A man who was wrongfully convicted of the murder of Malcolm X and exonerated last month is suing New York state for $20 million for the “serious miscarriages of justice” that led to his wrongful conviction.
Muhammad Aziz, 83, was one of three men convicted in 1966 of Malcolm X’s murder in the first degree. He spent 20 years in prison and was released in 1985. Another man, Khalil Islam, was also convicted and was released in 1987. Islam died in 2009. A third man, Mujahid Halim was also convicted and sentenced to life in prison. Halim testified at a trial that he shot Malcolm X, and said, of Aziz and Islam, “neither of them had any involvement with the murder of Malcolm X,” according to the suit.
Manhattan District Attorney Cyrus Vance’s office began a review of the case in 2020 after a Netflix special raised questions about the case, and both Islam and Aziz’s convictions were vacated in November.
“As a result of his wrongful conviction and imprisonment, Mr. Aziz spent 20 years in prison for a crime he did not commit and more than 55 years living with the hardship and indignity attendant to being unjustly branded as a convicted murderer of one of the most important civil rights leaders in history,” the lawsuit said.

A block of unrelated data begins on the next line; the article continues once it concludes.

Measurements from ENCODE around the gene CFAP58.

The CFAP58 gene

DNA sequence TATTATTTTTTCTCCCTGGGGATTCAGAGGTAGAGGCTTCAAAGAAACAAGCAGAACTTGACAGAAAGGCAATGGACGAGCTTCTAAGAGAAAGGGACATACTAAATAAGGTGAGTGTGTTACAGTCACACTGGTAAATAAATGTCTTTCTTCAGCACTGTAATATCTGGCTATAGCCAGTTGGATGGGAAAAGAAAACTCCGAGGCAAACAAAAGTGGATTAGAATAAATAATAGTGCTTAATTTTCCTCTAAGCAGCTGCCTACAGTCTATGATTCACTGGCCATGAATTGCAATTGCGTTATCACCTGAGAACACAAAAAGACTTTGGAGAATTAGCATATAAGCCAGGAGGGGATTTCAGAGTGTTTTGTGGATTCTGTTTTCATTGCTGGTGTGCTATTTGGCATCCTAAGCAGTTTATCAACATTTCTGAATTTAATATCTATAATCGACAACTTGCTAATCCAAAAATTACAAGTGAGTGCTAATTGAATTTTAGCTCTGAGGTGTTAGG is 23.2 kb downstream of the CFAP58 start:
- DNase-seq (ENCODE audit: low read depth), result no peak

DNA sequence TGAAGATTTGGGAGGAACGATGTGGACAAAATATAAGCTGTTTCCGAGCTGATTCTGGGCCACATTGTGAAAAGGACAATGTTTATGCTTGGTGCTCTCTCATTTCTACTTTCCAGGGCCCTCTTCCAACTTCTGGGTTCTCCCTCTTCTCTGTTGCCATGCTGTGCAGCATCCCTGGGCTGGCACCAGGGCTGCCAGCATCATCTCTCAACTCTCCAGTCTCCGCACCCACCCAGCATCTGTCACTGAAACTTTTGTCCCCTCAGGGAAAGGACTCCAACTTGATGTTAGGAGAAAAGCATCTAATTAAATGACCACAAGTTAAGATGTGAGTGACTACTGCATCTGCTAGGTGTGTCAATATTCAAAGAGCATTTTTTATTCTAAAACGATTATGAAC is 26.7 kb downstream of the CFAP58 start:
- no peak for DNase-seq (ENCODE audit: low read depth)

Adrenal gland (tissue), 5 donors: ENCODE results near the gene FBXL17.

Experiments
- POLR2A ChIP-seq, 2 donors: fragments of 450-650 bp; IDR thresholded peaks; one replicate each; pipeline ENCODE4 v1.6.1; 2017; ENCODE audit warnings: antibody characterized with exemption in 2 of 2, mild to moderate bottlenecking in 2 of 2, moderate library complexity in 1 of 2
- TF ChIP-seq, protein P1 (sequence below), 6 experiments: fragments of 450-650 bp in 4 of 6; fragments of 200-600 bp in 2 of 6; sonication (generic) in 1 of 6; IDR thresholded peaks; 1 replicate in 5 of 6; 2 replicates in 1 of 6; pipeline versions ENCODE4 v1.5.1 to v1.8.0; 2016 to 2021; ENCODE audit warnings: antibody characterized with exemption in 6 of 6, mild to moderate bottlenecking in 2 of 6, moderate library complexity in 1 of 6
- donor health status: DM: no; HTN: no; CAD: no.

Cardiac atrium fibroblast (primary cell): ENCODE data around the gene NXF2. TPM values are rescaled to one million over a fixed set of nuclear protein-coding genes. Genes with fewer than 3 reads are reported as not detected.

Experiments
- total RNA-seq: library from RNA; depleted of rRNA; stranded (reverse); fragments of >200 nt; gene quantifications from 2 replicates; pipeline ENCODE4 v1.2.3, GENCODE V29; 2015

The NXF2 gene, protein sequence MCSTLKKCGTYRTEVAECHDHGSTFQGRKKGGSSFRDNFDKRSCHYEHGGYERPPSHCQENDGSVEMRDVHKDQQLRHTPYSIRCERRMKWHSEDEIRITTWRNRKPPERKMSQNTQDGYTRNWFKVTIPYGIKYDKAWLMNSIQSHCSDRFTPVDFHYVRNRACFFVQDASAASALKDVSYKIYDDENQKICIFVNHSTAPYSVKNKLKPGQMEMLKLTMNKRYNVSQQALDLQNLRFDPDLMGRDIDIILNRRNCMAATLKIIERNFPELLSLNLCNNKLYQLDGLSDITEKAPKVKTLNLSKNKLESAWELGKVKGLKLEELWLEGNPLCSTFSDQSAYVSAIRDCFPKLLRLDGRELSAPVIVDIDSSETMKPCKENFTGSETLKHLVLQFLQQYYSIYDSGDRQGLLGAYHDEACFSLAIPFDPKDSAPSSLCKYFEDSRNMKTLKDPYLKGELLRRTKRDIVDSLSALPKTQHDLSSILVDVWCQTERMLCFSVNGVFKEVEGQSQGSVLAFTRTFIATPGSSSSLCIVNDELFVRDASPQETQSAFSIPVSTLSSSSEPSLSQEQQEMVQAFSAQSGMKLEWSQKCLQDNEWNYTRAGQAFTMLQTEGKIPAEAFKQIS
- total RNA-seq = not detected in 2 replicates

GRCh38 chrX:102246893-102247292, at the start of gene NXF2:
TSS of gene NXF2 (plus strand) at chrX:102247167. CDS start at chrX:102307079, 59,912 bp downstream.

The men were exonerated more than 55 years after their conviction, and The Innocence Project and lawyers for the men said new evidence showed that FBI documents and other evidence that had been available at the time of their trial was “withheld from both defense and prosecution.”
“The government’s misconduct that caused Mr. Aziz’s wrongful conviction, including the fabrication of evidence and suppression of compelling evidence of Mr. Aziz’s innocence, was unique in its extremity and audacity,” the lawsuit said.
Vance’s office declined to comment on the suit. On the day Aziz and Islam’s convictions were vacated, he apologized to them.
“I apologize on behalf of our nation’s law enforcement for this decades-long injustice, which has eroded public faith in institutions that are designed to guarantee the equal protection of the law,” Vance said in November. “We can’t restore what was taken from these men and their families, but by correcting the record, perhaps we can begin to restore that faith.”
Aziz’s suit details the physical injuries, emotional and mental distress and other damages he faced after spending 20 years in maximum-security prisons throughout New York state. He was 26 years old when he was incarcerated and released when he was 46.
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